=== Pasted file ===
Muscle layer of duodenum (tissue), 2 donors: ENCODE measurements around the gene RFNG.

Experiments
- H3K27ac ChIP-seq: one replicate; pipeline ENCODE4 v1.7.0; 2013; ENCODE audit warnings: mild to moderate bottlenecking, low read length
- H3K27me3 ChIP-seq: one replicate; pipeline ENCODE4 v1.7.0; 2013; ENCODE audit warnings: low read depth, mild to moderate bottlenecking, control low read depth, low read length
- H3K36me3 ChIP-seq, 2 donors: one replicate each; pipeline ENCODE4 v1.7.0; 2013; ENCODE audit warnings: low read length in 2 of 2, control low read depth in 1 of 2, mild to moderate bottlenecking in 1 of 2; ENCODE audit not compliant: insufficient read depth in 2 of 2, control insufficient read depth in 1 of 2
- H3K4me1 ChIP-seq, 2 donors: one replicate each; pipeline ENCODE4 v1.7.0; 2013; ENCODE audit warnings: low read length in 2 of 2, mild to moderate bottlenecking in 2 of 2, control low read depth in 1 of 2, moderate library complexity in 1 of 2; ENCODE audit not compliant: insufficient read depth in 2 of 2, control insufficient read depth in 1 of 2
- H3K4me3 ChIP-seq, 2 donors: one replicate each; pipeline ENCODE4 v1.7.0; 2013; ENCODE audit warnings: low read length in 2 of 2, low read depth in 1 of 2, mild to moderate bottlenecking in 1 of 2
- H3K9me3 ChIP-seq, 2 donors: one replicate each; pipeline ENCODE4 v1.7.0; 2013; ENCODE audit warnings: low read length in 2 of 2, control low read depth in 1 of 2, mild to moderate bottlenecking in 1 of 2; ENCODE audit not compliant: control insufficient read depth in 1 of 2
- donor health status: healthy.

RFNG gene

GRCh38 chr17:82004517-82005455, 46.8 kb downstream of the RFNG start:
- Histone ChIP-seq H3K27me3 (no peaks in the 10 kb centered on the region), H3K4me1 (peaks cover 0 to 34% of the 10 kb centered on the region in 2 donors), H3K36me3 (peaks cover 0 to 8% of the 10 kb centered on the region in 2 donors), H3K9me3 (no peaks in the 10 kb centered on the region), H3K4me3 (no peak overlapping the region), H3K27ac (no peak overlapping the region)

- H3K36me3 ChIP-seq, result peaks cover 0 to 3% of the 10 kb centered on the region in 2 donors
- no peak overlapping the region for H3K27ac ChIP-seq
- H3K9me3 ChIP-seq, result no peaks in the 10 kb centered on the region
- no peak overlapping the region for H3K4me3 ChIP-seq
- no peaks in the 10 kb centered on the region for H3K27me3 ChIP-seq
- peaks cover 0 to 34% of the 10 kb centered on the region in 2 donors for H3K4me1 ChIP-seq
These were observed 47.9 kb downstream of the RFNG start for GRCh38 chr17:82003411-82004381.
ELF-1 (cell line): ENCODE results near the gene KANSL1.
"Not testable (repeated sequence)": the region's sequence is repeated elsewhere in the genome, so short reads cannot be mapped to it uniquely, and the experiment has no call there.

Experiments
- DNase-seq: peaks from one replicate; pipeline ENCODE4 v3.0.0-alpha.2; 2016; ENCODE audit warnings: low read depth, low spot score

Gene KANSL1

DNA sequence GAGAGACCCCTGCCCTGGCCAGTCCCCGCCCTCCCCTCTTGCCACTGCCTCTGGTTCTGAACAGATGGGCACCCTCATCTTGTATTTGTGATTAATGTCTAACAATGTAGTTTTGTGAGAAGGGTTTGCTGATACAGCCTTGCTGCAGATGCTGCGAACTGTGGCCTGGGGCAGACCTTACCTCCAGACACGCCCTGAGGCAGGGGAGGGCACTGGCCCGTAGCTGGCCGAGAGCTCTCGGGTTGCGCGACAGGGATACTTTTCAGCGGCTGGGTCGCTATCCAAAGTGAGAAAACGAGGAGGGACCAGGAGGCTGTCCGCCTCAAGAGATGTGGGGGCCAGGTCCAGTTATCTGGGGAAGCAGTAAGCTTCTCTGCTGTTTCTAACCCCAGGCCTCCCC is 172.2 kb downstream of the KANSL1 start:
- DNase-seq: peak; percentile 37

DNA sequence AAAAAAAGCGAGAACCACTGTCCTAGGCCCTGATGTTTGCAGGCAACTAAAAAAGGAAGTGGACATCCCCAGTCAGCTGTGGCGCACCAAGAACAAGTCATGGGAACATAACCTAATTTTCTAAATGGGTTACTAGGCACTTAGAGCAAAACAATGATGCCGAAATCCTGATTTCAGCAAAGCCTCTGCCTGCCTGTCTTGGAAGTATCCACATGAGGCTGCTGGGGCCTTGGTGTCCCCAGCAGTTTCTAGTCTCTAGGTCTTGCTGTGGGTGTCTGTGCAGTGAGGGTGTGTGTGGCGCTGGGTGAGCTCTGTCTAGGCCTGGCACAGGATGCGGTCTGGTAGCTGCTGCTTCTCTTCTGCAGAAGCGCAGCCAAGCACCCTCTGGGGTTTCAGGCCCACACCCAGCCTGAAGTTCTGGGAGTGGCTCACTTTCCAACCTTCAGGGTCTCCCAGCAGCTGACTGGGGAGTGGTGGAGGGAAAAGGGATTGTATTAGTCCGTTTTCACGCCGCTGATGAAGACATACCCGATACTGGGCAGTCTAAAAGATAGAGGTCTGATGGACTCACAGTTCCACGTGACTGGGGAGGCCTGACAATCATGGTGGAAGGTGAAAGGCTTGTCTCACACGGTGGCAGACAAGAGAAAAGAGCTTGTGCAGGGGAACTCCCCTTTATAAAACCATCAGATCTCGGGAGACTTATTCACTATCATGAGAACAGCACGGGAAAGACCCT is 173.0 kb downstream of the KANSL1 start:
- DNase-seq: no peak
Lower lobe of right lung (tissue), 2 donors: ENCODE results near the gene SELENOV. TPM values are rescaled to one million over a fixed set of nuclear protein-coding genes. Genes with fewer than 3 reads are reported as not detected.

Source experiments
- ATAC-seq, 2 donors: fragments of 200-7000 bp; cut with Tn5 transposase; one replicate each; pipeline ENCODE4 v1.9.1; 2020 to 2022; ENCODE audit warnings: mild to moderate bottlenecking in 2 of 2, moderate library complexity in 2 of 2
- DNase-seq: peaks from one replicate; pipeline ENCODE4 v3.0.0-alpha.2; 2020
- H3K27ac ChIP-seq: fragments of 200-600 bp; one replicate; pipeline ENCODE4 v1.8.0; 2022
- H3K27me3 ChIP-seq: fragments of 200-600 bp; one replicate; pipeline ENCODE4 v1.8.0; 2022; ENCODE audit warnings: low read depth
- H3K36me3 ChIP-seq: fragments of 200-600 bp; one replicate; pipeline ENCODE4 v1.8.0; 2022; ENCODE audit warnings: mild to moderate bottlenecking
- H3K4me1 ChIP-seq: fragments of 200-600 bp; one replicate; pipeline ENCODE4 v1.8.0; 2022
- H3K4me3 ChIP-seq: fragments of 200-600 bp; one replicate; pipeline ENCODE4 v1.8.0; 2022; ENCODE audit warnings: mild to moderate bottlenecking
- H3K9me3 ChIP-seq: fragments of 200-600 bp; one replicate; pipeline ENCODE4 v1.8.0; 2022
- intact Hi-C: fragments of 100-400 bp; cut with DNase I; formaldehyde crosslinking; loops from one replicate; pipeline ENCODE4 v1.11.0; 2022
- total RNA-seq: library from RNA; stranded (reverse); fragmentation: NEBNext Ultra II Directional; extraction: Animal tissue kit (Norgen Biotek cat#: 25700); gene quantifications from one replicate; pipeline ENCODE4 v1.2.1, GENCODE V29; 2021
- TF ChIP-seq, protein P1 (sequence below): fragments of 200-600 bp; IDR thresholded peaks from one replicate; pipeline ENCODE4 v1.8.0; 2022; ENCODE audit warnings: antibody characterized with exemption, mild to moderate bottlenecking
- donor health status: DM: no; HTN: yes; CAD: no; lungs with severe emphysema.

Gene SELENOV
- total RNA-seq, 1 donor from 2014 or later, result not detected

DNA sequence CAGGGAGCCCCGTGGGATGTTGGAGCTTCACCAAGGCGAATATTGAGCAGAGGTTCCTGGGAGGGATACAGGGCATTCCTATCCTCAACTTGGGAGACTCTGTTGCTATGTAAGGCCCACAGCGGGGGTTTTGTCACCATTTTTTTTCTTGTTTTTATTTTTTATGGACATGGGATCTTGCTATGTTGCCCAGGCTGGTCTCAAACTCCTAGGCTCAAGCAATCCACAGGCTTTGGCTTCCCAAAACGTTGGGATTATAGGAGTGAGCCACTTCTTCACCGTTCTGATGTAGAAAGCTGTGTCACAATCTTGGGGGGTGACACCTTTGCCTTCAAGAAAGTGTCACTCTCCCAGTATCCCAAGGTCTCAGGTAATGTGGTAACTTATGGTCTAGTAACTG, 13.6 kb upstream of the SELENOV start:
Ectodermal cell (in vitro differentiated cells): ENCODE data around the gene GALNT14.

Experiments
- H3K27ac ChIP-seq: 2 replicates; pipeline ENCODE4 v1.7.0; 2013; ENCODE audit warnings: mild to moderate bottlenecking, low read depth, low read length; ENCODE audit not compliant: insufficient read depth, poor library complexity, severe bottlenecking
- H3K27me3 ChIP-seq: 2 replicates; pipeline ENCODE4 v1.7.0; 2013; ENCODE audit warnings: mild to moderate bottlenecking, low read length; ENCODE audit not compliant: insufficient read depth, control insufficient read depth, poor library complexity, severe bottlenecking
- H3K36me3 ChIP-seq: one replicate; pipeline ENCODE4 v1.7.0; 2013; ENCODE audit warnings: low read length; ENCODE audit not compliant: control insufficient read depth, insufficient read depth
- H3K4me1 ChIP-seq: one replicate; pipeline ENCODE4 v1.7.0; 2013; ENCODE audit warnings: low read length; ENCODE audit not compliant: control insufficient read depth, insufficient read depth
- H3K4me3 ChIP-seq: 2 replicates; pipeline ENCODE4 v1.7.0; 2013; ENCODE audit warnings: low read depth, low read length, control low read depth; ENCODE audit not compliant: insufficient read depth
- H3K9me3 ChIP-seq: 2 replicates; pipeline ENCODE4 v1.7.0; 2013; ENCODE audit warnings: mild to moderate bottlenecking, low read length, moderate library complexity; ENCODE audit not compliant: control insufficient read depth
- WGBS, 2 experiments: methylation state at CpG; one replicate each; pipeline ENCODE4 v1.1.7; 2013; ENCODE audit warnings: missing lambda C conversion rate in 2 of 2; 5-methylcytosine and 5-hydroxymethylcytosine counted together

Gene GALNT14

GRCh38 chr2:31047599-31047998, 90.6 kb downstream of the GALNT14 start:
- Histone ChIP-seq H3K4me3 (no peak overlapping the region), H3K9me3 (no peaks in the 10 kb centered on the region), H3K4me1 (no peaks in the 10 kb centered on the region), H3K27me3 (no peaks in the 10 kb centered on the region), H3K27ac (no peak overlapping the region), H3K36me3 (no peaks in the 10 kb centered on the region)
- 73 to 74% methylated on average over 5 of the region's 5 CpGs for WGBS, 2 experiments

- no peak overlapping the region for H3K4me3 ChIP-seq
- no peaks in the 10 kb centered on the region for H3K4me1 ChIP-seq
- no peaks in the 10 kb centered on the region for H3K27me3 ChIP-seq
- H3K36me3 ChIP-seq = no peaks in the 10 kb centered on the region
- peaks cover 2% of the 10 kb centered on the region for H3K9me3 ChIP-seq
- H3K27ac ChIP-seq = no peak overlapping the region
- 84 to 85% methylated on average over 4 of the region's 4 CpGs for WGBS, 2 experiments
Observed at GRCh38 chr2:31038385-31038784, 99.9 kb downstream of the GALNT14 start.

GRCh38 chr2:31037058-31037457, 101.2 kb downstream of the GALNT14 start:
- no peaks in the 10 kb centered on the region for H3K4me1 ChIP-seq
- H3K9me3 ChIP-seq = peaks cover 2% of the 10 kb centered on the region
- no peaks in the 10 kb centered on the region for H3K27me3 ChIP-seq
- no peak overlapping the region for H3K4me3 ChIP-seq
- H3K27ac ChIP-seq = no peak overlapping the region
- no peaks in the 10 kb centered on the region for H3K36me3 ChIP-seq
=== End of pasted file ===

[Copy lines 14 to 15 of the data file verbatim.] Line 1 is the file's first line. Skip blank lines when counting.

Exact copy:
- no peak overlapping the region for H3K27ac ChIP-seq
- H3K9me3 ChIP-seq, result no peaks in the 10 kb centered on the region